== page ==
While the researchers identified areas needing further training, development, and study, their assessment was generally positive. They noted that the majority of studies under consideration reported improved abstinence and retention rates.

"[Telehealth-delivered medication-assisted treatment for OUD] offers opportunities to go beyond merely mirroring in-person care to enhance care coordination, mitigate care fragmentation, improve quality and integration, and decrease costs."

Mahmoud, et al., Current Psychiatry Reports

“It can also serve as a vehicle to implement more innovative approaches to healthcare delivery that overcome the clinician shortage,” the authors wrote.

Overall, however, research seems to suggest that there is still ground to be gained with medication for OUD (MOUD). A JAMA Network Open study published in 2022 sought to determine MOUD use rates among people who may have benefitted from the treatment.[]

The study included 2019 data on a nationally representative sample of 2,206,169 people who may have benefitted from this treatment. Inclusion criteria were OUD in the past year, reporting MOUD use in the past year, or receiving specialty treatment for opioid use in the last year.

The researchers determined that of this group, only 27.8% actually received MOUD in the past year. No qualifying adolescents received MOUD, and only 13.2% of those over the age of 50 received it.

"Our findings support calls for additional MOUD engagement and retention strategies tailored for youths."

Mauro, et al. JAMA Network Open.

Shifting attitudes

On a clinical and societal level, attitudes toward OUD may help shape the response to the crisis in the future.

Research found that the American public is polarized. According to a Journal of Public Policy study published in 2022, people are more likely to favor punitive policies to fight opioid addiction if they attribute addiction to personal choices, are conservative, or “high in racial resentment.”[] However, people with a personal connection to OUD are more likely to favor supportive policies.

OUD remains a real medical condition—not a personal choice—and can affect anyone regardless of age, gender, race or social class. Opioid use disorder comes with life-and-death consequences. As such, the attitudes of clinicians are significant here as well.

According to a Substance Abuse review published in 2021, clinicians' attitudes on MOUD affect prescribing practices, referrals, adoption, access and utilization.[] Treatment orientation, knowledge, and exposure appeared to shape attitudes toward MOUD among various types of professionals.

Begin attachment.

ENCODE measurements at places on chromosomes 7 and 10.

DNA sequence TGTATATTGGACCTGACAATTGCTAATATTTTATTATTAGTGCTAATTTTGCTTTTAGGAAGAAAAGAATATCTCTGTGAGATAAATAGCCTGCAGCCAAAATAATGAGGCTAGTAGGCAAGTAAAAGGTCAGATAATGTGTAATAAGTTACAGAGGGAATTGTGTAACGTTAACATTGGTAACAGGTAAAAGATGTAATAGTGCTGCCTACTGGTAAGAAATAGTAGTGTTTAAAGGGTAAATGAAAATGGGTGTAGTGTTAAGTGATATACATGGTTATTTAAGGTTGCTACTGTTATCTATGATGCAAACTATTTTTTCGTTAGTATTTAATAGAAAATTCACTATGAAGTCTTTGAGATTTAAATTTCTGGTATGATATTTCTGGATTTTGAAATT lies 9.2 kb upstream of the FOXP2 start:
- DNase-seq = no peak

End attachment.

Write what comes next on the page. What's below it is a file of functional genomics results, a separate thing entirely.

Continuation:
In other words, what clinicians think, feel, and believe can make a difference for patients. The physician-patient therapeutic alliance is an incredibly important component of successful addiction treatment. Therefore, it is important that clinicians adopt a de-stigmatizing, empathetic, and educational mindset with patients when counseling about addiction treatment services.

"To increase access and utilization, continued efforts are needed to increase positive attitudes toward MOUD among various types of health professionals."

Aaron R. Brown, Substance Abuse

“Findings indicate that interventions should seek to increase knowledge about MOUD and foster interprofessional communication related to MOUD, especially between prescribers and behavioral health providers,” the Substance Abuse author wrote.

What this means for you

Clinical and public education about effective modalities for treating OUD may prove lifesaving in the long term. And while Americans are polarized about punitive versus supportive measures for those struggling with the disorder, having a personal connection to opioid addiction tends to make them favor support over punishment. However, if addiction trends continue, more Americans may find themselves with a personal connection to this crisis. You play an important role in the addiction treatment process and can help de-stigmatize opioid treatment through positive, empathetic patient encounters.

Read Next: Nonfatal opioid overdose rates are climbing. Here's what you can do to help.